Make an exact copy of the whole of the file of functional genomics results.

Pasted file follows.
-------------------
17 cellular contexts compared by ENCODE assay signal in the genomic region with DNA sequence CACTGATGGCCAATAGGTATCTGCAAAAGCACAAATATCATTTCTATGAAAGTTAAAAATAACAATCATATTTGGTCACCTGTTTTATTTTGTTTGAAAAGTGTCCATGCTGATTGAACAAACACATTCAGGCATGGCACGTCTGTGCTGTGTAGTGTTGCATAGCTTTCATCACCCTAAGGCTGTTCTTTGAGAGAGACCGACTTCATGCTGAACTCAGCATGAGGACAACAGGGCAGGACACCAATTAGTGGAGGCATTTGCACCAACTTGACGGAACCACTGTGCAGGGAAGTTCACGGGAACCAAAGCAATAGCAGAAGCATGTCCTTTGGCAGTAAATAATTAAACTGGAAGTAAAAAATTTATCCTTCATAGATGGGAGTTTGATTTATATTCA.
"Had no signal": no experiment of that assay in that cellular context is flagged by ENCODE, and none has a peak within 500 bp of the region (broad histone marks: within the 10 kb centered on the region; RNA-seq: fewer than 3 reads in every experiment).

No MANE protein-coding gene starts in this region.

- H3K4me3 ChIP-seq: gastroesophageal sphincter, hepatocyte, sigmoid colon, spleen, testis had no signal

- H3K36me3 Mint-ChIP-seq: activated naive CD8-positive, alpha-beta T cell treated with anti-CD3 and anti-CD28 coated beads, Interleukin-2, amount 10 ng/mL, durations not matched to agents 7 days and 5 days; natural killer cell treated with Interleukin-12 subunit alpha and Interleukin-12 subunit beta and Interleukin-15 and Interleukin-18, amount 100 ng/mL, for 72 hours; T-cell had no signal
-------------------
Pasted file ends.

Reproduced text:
17 cellular contexts compared by ENCODE assay signal in the genomic region with DNA sequence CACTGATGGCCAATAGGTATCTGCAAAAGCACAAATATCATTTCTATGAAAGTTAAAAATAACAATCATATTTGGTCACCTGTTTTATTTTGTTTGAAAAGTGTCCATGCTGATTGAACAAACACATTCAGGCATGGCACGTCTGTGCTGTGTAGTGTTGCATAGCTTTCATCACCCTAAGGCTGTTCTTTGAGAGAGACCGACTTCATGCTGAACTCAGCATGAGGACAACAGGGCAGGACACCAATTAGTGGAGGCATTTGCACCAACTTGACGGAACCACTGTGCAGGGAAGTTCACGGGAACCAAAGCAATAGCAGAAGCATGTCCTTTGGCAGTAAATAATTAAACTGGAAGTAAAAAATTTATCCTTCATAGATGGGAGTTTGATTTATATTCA.
"Had no signal": no experiment of that assay in that cellular context is flagged by ENCODE, and none has a peak within 500 bp of the region (broad histone marks: within the 10 kb centered on the region; RNA-seq: fewer than 3 reads in every experiment).

No MANE protein-coding gene starts in this region.

- H3K4me3 ChIP-seq: gastroesophageal sphincter, hepatocyte, sigmoid colon, spleen, testis had no signal

- H3K36me3 Mint-ChIP-seq: activated naive CD8-positive, alpha-beta T cell treated with anti-CD3 and anti-CD28 coated beads, Interleukin-2, amount 10 ng/mL, durations not matched to agents 7 days and 5 days; natural killer cell treated with Interleukin-12 subunit alpha and Interleukin-12 subunit beta and Interleukin-15 and Interleukin-18, amount 100 ng/mL, for 72 hours; T-cell had no signal